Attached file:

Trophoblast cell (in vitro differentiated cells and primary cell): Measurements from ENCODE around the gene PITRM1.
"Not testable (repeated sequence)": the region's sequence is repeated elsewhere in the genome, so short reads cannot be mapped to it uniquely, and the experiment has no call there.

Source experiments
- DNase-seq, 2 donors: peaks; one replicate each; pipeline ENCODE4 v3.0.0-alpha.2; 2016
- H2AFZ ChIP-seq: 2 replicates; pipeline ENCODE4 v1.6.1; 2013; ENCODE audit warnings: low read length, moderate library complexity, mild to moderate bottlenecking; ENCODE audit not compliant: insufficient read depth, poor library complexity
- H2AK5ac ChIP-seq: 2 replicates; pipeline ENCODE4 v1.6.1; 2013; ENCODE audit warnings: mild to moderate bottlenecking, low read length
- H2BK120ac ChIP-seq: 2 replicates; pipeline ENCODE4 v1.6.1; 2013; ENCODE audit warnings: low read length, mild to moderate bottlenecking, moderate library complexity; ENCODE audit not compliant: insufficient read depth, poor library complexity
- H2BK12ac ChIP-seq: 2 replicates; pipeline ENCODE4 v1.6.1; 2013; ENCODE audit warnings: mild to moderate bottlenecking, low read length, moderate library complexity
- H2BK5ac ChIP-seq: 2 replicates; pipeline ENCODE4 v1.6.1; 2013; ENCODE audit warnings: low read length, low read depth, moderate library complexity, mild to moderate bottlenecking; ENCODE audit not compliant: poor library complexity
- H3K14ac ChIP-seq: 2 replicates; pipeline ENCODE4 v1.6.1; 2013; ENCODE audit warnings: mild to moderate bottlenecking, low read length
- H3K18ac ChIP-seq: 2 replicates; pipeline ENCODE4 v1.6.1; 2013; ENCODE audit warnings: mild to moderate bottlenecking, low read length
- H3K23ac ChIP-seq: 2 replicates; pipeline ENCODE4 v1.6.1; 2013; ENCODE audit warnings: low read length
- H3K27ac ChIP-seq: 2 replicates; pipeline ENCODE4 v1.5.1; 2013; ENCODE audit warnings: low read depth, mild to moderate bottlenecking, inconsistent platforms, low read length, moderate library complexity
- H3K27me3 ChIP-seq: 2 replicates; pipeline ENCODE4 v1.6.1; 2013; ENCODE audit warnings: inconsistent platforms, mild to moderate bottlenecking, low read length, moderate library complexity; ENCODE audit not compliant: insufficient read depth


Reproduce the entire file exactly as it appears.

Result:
Trophoblast cell (in vitro differentiated cells and primary cell): Measurements from ENCODE around the gene PITRM1.
"Not testable (repeated sequence)": the region's sequence is repeated elsewhere in the genome, so short reads cannot be mapped to it uniquely, and the experiment has no call there.

Source experiments
- DNase-seq, 2 donors: peaks; one replicate each; pipeline ENCODE4 v3.0.0-alpha.2; 2016
- H2AFZ ChIP-seq: 2 replicates; pipeline ENCODE4 v1.6.1; 2013; ENCODE audit warnings: low read length, moderate library complexity, mild to moderate bottlenecking; ENCODE audit not compliant: insufficient read depth, poor library complexity
- H2AK5ac ChIP-seq: 2 replicates; pipeline ENCODE4 v1.6.1; 2013; ENCODE audit warnings: mild to moderate bottlenecking, low read length
- H2BK120ac ChIP-seq: 2 replicates; pipeline ENCODE4 v1.6.1; 2013; ENCODE audit warnings: low read length, mild to moderate bottlenecking, moderate library complexity; ENCODE audit not compliant: insufficient read depth, poor library complexity
- H2BK12ac ChIP-seq: 2 replicates; pipeline ENCODE4 v1.6.1; 2013; ENCODE audit warnings: mild to moderate bottlenecking, low read length, moderate library complexity
- H2BK5ac ChIP-seq: 2 replicates; pipeline ENCODE4 v1.6.1; 2013; ENCODE audit warnings: low read length, low read depth, moderate library complexity, mild to moderate bottlenecking; ENCODE audit not compliant: poor library complexity
- H3K14ac ChIP-seq: 2 replicates; pipeline ENCODE4 v1.6.1; 2013; ENCODE audit warnings: mild to moderate bottlenecking, low read length
- H3K18ac ChIP-seq: 2 replicates; pipeline ENCODE4 v1.6.1; 2013; ENCODE audit warnings: mild to moderate bottlenecking, low read length
- H3K23ac ChIP-seq: 2 replicates; pipeline ENCODE4 v1.6.1; 2013; ENCODE audit warnings: low read length
- H3K27ac ChIP-seq: 2 replicates; pipeline ENCODE4 v1.5.1; 2013; ENCODE audit warnings: low read depth, mild to moderate bottlenecking, inconsistent platforms, low read length, moderate library complexity
- H3K27me3 ChIP-seq: 2 replicates; pipeline ENCODE4 v1.6.1; 2013; ENCODE audit warnings: inconsistent platforms, mild to moderate bottlenecking, low read length, moderate library complexity; ENCODE audit not compliant: insufficient read depth